How to Find out if You’re a Restaurantaholic

Do you hate the chore of cooking? When you cook your favorite food, does it taste like garbage? After eating your own cooking, do you still feel empty or unsatisfied? If you answered, “yes” to the above questions, then, like me, you could be a restaurantaholic. Restaurantholism isn’t always easy to recognize, and could become an addition or a financial burden.
I first knew I had a problem when I began selecting restaurants to complement my moods. For example, if I’m in the mood for fun, I enjoy a get together with some friends for a pizza or some wings. If I’m in a romantic mood, I like a quiet candlelit dinner with soft music. I usually go to a Chinese buffet or smorgasbord when I feel confused, or have a lot on my mind. When I’m not sure what mood I’m in, I stick to the basics and go visit old friends like Sonny or the Colonel. For a pat on the back for a job well done, my favorite reward is a piece of pie or hot fudge sundae.
Financially Restaurantholism can be a problem! Many times, I crave a thick juicy steak when the budget only calls for a burger. Imagine how dreadful it is to eat a taco from fast food restaurant when it’s a sit down dinner at my local upscale Mexican restaurant I’m yearning for. I often find myself in a better mood than I can afford; however, if my mood it too good for mediocrity, there’s always the Visa or Master Card. I rely on the charge method when I’m out of control, as a last resort. The bill can be a shock at the end of the month, which puts me into a frenzy that can only be resolved by doughnuts.
Restaurantholism becomes a real problem when I can’t think of excuse to dine out. Sometimes it takes three to four hours to think of something to reward myself for. Another problem, do I want to eat alone or with a friend? It’s so hard finding someone that’s on the same mood food level I am. Such decisions make Restaurantholism frustrating. The financial frenzy mentioned earlier can be depressing. During frenzy, I put the side effect of a six-pack of doughnuts out of my mind, to worry about later, for example the next morning while dressing. There’s nothing more frustrating than trying to find a good restaurant while in a good mood and having to worry about counting calories at the same time.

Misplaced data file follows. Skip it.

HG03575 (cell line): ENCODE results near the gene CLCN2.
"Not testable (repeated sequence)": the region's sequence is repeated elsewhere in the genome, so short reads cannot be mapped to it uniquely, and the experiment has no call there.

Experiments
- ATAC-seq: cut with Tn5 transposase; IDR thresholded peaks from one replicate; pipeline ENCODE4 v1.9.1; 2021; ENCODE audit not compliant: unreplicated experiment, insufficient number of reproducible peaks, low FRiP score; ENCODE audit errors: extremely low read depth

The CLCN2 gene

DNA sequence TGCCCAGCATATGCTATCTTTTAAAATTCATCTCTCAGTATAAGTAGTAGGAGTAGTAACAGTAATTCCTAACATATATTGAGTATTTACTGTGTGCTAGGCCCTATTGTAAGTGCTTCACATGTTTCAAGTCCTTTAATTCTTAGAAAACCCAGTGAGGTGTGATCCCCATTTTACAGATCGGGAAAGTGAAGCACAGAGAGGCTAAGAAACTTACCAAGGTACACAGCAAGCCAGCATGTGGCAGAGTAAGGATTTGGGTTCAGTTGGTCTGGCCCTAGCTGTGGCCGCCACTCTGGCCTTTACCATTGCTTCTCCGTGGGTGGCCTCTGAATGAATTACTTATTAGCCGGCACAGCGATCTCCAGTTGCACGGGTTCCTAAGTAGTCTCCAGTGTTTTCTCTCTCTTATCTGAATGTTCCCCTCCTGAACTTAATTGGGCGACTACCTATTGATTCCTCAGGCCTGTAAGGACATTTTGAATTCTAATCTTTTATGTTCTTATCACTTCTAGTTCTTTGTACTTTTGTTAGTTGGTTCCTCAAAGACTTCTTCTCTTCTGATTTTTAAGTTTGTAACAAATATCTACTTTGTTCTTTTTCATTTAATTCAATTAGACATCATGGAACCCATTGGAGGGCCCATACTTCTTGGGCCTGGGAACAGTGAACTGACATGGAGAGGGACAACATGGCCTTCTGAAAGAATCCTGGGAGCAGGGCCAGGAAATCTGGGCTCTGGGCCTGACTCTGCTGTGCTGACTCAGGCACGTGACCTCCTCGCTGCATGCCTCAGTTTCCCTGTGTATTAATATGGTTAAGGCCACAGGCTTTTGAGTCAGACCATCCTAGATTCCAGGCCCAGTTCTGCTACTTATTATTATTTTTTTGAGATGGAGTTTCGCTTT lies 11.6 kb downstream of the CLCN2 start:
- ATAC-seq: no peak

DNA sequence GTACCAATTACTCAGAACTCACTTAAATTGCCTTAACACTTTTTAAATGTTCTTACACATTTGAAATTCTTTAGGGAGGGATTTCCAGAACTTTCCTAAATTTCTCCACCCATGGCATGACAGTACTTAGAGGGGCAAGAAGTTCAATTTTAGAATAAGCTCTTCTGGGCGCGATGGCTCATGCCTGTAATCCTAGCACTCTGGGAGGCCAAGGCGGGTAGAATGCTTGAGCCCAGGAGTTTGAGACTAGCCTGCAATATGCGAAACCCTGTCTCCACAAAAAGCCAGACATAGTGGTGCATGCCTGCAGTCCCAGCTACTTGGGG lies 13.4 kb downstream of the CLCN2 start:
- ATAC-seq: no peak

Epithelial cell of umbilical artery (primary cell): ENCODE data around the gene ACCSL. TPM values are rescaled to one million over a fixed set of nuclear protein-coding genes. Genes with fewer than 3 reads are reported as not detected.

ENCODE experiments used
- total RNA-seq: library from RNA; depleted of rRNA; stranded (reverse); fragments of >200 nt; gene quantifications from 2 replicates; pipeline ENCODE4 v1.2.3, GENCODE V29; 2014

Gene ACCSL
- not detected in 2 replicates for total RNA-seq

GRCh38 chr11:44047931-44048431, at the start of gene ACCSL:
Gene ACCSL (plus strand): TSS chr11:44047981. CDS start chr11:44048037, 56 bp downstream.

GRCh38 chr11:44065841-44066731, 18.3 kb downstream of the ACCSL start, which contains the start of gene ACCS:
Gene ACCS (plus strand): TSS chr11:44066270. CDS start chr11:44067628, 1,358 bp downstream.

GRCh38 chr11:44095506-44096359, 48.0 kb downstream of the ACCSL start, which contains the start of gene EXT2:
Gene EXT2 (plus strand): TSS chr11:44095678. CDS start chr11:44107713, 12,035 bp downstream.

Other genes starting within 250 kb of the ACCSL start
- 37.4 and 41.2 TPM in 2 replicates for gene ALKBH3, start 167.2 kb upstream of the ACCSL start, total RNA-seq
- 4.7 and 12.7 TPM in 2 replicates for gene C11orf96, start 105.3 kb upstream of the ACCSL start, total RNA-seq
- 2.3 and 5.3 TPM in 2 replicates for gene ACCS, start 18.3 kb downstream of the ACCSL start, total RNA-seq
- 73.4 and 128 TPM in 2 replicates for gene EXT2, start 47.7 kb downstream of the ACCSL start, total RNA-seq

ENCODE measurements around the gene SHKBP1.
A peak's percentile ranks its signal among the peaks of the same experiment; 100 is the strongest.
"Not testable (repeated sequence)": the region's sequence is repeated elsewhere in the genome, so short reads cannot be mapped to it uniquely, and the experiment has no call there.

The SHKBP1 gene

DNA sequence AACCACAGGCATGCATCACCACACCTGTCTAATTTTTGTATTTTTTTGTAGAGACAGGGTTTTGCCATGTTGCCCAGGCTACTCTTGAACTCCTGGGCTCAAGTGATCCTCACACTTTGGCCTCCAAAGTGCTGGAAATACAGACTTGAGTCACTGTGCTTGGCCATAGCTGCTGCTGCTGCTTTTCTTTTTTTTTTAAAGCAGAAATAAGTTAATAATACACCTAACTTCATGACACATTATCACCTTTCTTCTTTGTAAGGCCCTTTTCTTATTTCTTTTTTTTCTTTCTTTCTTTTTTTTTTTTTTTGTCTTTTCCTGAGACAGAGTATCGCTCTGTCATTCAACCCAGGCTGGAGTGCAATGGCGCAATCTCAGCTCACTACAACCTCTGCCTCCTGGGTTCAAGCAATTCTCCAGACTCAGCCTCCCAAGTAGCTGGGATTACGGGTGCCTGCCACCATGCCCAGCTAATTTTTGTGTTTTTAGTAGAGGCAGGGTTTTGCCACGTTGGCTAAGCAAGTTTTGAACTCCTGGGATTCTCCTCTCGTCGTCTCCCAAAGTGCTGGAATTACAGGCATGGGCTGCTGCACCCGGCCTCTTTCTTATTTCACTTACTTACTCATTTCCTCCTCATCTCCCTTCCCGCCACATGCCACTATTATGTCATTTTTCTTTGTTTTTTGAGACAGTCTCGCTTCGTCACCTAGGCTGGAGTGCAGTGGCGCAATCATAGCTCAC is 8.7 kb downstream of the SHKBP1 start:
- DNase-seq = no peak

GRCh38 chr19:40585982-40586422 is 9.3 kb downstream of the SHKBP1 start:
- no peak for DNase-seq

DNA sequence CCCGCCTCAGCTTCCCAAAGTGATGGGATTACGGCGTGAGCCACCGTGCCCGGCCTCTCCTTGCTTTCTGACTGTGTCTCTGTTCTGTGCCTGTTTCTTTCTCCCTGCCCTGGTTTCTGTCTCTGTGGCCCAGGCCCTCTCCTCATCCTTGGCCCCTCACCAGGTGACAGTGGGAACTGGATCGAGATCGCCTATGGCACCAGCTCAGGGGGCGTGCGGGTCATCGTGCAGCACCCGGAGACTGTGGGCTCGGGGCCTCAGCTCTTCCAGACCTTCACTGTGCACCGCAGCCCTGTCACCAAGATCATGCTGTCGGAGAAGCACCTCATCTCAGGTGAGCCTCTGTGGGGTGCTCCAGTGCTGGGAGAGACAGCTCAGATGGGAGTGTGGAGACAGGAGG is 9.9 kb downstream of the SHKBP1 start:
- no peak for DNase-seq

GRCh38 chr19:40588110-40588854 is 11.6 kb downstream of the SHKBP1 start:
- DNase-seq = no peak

Something has to be done about the serious social illness of Restaurantholism. I would like to form a support group where people with my problem could get together. It would give us a chance to discuss our frustrations, and work out our problems. We could call it Restaurantaholic’s Anonymous; perhaps we could all meet for dinnersounds like fun to me.

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